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The Dead Sea

The Dead Sea

“It was a funny bath. We could not sink. One could stretch himself at full length on his back, with his arms on his breast, and all of his body above a line drawn from the corner of his jaw past the middle of his side, the middle of his leg and through his ancle bone, would remain out of water. He could lift his head clear out, if he chose…” – Mark Twain describing swimming in the Dead Sea in 1867.

The Dead Sea is an undrained salt lake between Israel and Jordan.

By its salt concentration the Dead Sea is second only to the Lake Assal in Africa.

Its surface and the coast are at 422 meters below sea level, and this level is constantly decreasing. The Dead Sea lies in the intercontinental depression resulting from the split of Eurasia and Africa.

The Dead Sea is one of the most saline water bodies in the world; its salinity reaches 33.7%. The lake is 67 km long and 18 km at its widest point, the maximum depth of the lake is 378 meters.

The first mention of the name “Dead Sea” is found in the writings of the ancient Greek scholar Pausanias, who was one of the first, explored its waters.

The sea is called “dead” because it was thought that due to its high salt content neither fish nor other organisms could survive living in it.

Surprise! Over 70 species of oomycete fungi were found in the Dead Sea during recent years. These fungi are capable of living in a maximum salinity conditions.

The Dead Sea is fed by several ephemeral streams and the Jordan River.

In the area of the Dead Sea were found the famous Dead Sea Scrolls. These scrolls are also referred to as the Qumran Scrolls.

More than 600 manuscripts that were found in 1947 are proving that the Jewish sect of Essenes, existing in the II century B.C., lived by the rules very similar to the evangelical principles.

The Biblical cities Sodom and Gomorrah were located in the area of the Dead Sea.

The water of the Dead Sea is hardly water, it would be better to say “a strong solution of salt.” The mineralogical composition of the salt of the Dead Sea is significantly different from the composition of the salt of other seas. It contains about 50.8% magnesium chloride, 14.4% calcium chloride, 30.4% sodium chloride and 4.4% of potassium chloride. There is a smaller amount of the sulfates but relatively large amount of bromides in the Dead Sea water.

These conditions allowed the Dead Sea to turn into a unique health resort, created by nature. The resort attracts millions of tourists from all the corners of the world.

In addition to the unique composition of mineral salts, the Dead Sea is also known for its healing mud, which is extracted from the bottom of the lake.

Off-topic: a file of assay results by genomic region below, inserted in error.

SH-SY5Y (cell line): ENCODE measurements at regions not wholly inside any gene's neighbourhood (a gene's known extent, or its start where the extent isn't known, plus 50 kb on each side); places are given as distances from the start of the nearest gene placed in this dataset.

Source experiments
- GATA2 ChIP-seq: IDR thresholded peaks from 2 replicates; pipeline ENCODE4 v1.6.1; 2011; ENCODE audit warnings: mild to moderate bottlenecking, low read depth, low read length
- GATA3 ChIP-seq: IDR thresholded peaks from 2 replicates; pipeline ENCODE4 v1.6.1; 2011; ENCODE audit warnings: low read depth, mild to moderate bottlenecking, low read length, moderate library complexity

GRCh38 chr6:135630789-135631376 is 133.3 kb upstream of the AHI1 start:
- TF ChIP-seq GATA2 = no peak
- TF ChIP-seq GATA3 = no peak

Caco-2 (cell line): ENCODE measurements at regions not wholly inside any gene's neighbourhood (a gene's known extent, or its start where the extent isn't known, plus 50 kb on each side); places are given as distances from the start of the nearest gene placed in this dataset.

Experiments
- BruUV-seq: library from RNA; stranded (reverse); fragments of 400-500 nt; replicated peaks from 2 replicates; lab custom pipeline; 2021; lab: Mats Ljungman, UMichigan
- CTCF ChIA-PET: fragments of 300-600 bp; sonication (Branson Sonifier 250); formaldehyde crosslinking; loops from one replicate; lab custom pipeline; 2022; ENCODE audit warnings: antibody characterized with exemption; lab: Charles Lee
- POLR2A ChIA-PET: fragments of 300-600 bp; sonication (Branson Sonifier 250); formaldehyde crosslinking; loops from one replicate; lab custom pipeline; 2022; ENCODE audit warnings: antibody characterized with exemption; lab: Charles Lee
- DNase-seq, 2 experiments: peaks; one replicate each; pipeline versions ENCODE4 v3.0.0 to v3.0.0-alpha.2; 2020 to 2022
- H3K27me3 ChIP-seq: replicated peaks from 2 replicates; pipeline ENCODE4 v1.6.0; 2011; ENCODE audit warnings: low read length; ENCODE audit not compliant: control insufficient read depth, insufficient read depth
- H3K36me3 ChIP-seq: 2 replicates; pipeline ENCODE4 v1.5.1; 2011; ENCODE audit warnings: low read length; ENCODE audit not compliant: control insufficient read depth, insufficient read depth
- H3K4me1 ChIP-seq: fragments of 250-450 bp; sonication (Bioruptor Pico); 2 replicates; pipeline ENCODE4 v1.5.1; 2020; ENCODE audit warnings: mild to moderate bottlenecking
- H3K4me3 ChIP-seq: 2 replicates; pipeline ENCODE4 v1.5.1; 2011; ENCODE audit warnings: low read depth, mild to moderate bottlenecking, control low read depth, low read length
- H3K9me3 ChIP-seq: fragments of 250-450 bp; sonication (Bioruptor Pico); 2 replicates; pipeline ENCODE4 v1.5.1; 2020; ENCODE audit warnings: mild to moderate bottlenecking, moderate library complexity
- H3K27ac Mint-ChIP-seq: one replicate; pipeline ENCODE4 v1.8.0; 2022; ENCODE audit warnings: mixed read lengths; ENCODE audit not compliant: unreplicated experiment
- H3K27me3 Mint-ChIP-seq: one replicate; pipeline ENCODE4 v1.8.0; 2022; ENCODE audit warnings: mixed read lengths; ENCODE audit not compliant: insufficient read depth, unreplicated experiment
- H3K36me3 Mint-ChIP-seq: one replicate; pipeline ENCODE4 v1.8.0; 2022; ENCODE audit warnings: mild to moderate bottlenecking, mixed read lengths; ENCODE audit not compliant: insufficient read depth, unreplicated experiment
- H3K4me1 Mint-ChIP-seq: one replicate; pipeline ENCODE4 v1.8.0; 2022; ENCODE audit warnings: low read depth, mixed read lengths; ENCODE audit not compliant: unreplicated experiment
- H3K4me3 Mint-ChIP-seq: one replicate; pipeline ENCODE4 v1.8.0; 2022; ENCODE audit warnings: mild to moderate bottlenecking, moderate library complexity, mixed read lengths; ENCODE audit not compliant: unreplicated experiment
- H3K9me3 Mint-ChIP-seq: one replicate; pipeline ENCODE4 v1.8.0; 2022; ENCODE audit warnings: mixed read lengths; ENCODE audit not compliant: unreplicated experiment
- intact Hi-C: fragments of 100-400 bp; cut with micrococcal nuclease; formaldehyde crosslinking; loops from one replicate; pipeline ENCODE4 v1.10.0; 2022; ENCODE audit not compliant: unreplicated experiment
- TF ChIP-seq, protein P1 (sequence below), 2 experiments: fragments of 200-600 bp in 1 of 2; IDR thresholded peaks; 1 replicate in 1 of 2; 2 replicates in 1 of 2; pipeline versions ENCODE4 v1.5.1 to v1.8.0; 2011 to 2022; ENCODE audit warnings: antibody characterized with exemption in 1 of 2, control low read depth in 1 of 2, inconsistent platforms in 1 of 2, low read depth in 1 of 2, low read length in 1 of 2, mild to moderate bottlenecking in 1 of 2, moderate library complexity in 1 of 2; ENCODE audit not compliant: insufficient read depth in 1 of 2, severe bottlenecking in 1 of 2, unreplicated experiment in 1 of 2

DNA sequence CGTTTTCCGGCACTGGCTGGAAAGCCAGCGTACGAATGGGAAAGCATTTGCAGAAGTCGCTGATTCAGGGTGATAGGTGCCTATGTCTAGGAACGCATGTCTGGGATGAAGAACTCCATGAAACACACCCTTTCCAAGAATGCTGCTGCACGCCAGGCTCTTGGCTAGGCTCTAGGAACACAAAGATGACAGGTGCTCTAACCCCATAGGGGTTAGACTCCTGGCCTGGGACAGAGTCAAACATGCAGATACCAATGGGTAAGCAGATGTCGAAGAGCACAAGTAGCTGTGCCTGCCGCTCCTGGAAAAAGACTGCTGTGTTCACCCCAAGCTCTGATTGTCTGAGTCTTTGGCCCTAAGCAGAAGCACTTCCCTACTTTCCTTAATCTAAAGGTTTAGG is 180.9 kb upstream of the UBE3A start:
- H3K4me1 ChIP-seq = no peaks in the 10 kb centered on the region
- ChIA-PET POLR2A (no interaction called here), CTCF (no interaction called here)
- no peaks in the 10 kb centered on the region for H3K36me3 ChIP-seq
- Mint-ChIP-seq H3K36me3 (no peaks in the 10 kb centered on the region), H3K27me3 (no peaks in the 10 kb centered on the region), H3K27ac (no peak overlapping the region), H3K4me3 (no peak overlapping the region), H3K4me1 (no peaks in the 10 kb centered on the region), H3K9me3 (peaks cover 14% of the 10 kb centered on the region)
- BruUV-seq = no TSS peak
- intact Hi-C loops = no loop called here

The famous Dead Sea mud is highly mineralized and rich with bromine, iodine and hormone-like substances.

Because of the high concentration of mineral salts and intensive evaporation the whole Dead Sea area smells of sulfur. The temperature here seldom falls below 40° C.

The Dead Sea is a strange and even mystical place. It creates a unique atmosphere. The constant evaporation envelops the whole area in a mysterious haze. It’s very quiet here. Not even a single bird singing is heard in this place.

According to the biblical story, Lot’s wife was turned into a pillar of salt, as a punishment for disobeying orders and looking back at Sodom. (Genesis 19, 17, 26).

On the east side of the salt mountain Sodom there is a round pillar of salt crystal, in the height of 40 feet; With some imagination it may easily seem as a human figure.

A visit to the Dead Sea is an unforgettable experience, but some factors may overshadow the joy of meeting with this wonder of the world.

How to protect yourself at the Dead Sea

  1. Dangerous Beach: the Dead Sea is constantly receding, leaving a surface coated with a deceptively hard crust. Here lies the death danger. In some places under the crust there is void. In the best case it will be unplanned mud bath, in worst you can simply drown here as in the swamp. If you decided to go for a “wild vacation” be sure to carefully inspect and check the beach surface.
  2. Protect your eyes! The water in the Dead Sea is extremely caustic. The composition of the minerals is very hurtful for the eyes. Bathe carefully so not to spray the water into your own eyes and into eyes of others. The consequences of the entering Dead Sea water into the eyes can be very unpleasant. If the water still gets in the eyes immediately rinse them with fresh water. Do not rub your eyes!
  3. You think you cannot drown in the Dead Sea? Wrong! Many believe that the high density of the Dead Sea water prevents from sinking in it. But anything could happen – a cramped leg or heatstroke. People could drown as a consequence of such incidents. Keep close to the beach!
  4. Mud treatments. The duration of the mud treatments and radon baths should never exceed 10-15 minutes. Longer treatments are harmful for the body.
  5. At the Dead Sea you should always have an adequate supply of fresh water. Especially in summer time when the temperature exceeds the limit. Drink water to prevent dehydration.
  6. Rainwater flows. During the rainy season on the shores of the Dead Sea many powerful mudslides from the surrounding hills are formed.
  7. These flows of mud could be very dangerous for vehicles and people. Watch the weather forecasts and read the road signs carefully, talk to the locals before the trip.

These rules are simple, but important. Follow these rules and your trip to the amazing wonder of nature, the Dead Sea, will be unforgettable in a positive sense of the word.





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